Advice on Salmonella control at hatcheries initially worked to reduce contamination but the success was not maintained over the long-term, according to a study.

Researchers investigated the Salmonella status of 23 broiler hatcheries in Great Britain and the changes in prevalence and distribution of Salmonella in contaminated sites after guidance on control was provided.

Results indicate that broiler chicken hatcheries still pose a risk for Salmonella dissemination in the industry, said the study published in the journal Zoonoses and Public Health.

Visits took place between August 2016 and September 2019, with each hatchery sampled at least once. Ten sites were selected for repeat sampling to assess the impact of advice on the control of Salmonella, and these were visited between an additional one to five times.

After each visit, advice was given to the hatchery manager in a written report. It focused on biosecurity and hygiene measures observed, and how this related to Salmonella control. The advice was provided on disinfectant usage, cleaning and disinfection procedures, the hatchery’s workflow, and waste management.

The extent to which it was followed was based on conversations with hatchery managers and observations by sampling staff at follow-up visits. When followed in full, the advice was associated with a reduction in contamination.

Low but persistent contamination
The number of samples collected ranged from 108 to 421 per visit. In the 41 sampling trips to 23 hatcheries, 14 different Salmonella serovars were found.

There was low-level Salmonella contamination in some hatcheries. The prevalence of positive samples ranged from 0 to 33.5 percent between sites. At the first visit, Salmonella was isolated from 8.5 percent of samples. 

At least one Salmonella serovar was isolated from 18 of the hatcheries visited, while more than one was recovered from 10 of them. From one site, seven different serovars were isolated during two visits.

The study found it was difficult to eradicate Salmonella from contaminated hatcheries, but reductions in prevalence are possible with improvements to biosecurity, cleaning and disinfection.

Salmonella 13,23:i:- was the top isolated type followed by Salmonella Senftenberg, Mbandaka and Montevideo.

Factors that influence the risk of contamination include the size or production volume, the standard of hygiene management, Salmonella status of the supplying breeder flocks, and the purchase of imported eggs to satisfy peaks in demand.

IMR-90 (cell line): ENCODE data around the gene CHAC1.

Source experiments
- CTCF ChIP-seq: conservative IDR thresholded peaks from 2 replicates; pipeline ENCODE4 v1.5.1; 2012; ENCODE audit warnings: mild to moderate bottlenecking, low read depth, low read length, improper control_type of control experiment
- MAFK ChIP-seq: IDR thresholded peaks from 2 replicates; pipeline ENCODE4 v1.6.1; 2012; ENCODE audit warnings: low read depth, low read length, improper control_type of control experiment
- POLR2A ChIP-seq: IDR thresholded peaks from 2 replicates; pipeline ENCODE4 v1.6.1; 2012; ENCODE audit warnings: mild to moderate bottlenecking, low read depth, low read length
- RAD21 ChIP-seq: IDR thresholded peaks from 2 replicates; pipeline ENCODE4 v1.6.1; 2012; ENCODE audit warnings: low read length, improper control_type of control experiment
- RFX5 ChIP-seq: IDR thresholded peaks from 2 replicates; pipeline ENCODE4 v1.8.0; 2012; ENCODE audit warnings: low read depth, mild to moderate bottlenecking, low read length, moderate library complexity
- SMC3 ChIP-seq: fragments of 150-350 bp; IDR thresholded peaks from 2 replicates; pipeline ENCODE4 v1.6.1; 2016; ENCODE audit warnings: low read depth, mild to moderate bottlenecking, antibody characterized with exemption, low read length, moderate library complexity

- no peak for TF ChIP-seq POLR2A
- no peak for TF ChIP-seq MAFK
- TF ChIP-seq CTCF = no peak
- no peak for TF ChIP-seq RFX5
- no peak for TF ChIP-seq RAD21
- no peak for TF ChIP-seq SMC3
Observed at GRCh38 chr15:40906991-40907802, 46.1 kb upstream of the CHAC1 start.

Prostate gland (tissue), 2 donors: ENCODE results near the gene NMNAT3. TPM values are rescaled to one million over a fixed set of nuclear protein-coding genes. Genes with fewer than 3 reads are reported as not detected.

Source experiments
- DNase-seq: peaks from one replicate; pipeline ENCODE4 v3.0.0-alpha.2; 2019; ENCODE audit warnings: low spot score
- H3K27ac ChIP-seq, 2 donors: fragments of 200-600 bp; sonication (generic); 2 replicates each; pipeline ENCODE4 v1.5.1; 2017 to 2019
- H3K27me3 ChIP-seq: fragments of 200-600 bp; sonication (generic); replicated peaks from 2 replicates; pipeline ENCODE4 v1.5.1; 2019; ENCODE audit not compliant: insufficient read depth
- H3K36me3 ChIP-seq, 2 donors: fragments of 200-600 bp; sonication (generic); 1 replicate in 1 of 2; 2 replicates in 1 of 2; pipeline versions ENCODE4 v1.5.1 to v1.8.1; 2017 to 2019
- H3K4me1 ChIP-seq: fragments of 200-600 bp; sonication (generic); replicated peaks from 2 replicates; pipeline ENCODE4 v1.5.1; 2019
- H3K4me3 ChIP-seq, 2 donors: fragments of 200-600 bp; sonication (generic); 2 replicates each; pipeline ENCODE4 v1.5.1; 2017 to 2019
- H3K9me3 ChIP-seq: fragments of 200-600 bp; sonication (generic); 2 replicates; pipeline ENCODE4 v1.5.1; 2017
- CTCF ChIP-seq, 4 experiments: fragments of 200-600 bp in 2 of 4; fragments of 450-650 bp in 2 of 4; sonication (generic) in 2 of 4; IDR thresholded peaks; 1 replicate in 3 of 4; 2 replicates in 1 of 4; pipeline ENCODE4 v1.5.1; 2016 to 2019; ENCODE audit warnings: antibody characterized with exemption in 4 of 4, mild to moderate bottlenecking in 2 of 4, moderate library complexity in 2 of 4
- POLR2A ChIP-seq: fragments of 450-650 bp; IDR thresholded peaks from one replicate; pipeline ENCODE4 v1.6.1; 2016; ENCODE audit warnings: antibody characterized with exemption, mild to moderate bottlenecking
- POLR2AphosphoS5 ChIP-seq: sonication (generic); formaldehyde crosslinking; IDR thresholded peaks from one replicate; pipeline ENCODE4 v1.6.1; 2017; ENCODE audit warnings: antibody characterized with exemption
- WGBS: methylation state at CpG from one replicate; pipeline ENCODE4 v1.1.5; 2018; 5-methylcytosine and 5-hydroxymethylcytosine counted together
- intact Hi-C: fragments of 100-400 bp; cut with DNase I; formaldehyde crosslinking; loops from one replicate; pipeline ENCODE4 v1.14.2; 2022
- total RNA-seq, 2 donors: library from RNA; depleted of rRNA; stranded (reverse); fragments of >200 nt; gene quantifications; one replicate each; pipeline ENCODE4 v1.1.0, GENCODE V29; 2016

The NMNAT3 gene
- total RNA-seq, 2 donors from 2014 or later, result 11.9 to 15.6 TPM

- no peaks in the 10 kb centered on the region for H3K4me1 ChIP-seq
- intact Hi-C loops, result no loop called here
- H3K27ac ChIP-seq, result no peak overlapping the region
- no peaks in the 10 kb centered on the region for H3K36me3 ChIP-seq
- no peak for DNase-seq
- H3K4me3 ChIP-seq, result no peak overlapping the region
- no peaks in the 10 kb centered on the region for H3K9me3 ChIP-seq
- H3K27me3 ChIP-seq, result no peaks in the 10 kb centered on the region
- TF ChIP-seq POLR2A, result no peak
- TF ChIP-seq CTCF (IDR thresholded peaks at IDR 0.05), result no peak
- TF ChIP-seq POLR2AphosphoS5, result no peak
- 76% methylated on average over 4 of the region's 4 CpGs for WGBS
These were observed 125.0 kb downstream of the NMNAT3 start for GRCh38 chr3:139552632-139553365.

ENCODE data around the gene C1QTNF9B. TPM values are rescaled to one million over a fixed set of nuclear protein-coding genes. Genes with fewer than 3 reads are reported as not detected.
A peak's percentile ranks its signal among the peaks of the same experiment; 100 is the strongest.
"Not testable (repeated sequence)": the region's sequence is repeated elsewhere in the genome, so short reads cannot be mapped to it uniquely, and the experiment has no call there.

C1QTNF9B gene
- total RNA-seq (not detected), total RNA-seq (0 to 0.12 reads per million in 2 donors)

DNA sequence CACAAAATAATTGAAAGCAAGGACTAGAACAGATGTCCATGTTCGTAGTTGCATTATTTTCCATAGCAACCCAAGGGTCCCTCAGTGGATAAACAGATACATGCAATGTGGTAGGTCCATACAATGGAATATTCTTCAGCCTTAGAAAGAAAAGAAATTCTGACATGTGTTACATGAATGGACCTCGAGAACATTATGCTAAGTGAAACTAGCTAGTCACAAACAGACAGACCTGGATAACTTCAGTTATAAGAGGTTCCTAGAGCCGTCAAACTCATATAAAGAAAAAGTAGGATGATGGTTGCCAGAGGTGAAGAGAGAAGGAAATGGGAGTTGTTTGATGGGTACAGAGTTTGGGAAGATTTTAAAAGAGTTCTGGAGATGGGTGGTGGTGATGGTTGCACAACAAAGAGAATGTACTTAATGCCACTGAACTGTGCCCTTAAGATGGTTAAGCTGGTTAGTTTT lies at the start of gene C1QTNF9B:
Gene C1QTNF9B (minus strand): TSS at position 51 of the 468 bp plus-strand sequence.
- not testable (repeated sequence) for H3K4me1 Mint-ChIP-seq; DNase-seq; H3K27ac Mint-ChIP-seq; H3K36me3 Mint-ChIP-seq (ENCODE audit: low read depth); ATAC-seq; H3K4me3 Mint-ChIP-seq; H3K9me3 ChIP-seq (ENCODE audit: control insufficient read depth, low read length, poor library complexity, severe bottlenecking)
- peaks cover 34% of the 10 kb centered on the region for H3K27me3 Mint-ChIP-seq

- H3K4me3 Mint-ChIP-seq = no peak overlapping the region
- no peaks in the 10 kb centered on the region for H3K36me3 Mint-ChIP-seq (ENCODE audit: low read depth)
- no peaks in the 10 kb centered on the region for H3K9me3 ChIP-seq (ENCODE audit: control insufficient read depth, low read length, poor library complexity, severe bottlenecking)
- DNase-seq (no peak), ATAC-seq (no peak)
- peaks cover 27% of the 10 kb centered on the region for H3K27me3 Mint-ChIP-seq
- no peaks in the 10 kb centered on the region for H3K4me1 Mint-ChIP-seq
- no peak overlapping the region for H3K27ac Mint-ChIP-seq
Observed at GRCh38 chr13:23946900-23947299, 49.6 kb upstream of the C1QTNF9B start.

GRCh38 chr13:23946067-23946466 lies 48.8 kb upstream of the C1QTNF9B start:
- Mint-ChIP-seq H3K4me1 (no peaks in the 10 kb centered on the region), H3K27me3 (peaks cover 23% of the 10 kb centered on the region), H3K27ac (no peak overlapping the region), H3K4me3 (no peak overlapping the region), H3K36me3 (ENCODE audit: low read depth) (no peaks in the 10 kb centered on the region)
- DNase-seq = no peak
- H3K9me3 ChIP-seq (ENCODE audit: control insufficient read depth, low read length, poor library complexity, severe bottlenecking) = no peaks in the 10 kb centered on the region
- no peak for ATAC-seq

Samples taken from setter incubator areas were more likely to be positive for  Salmonella than egg handling and egg transfer areas but less likely than other locations like chick handling and hatcher areas, the macerator area, tray wash/stores areas, external sites, and other waste handling areas.

Contamination was often found after cleaning and disinfection in hatcheries with significant problems.  

Repeat visit findings
The interval between follow-up visits ranged from two months to two years with an average of 8.5 months. Time between the first and second visits ranged from 2 to 24 months, and between 2 and 11 months for the second and third visits.

In eight of the 10 hatcheries that had follow-up sampling visits plus advice on cleaning and disinfection, there was a significant reduction in Salmonella prevalence between the first and second visits. However, at the third visit, an increase was seen compared with the earlier visits.

It is possible that in some hatcheries, recommendations were no longer followed rigorously by the third sampling visit after initial reductions in Salmonella had been achieved, and in some sites the management team had changed, said the study.

The most common fault was a failure to use disinfectants at a concentration effective for Salmonella. Increases in hatchery throughput in some cases resulted in reduced cleaning standards and insufficient drying time between washing and disinfection, which diluted applied disinfectants.

Decisions on disinfection practices were largely driven by time pressure, cost, corrosion of equipment or health and safety concerns. The most common fault with tray washers was not operating them at a temperature that avoids the establishment of Salmonella because of concerns about energy costs and the generation of steam.

Recommendations to control Salmonella in commercial broiler hatcheries include taking care when sourcing eggs from outside the company and applying proven cleaning and disinfection protocols using effective disinfectants at adequate concentrations. Particular attention is needed to prevent recontamination of hatchery equipment and biosecurity practices should cover external areas.

(To sign up for a free subscription to Food Safety News, click here.)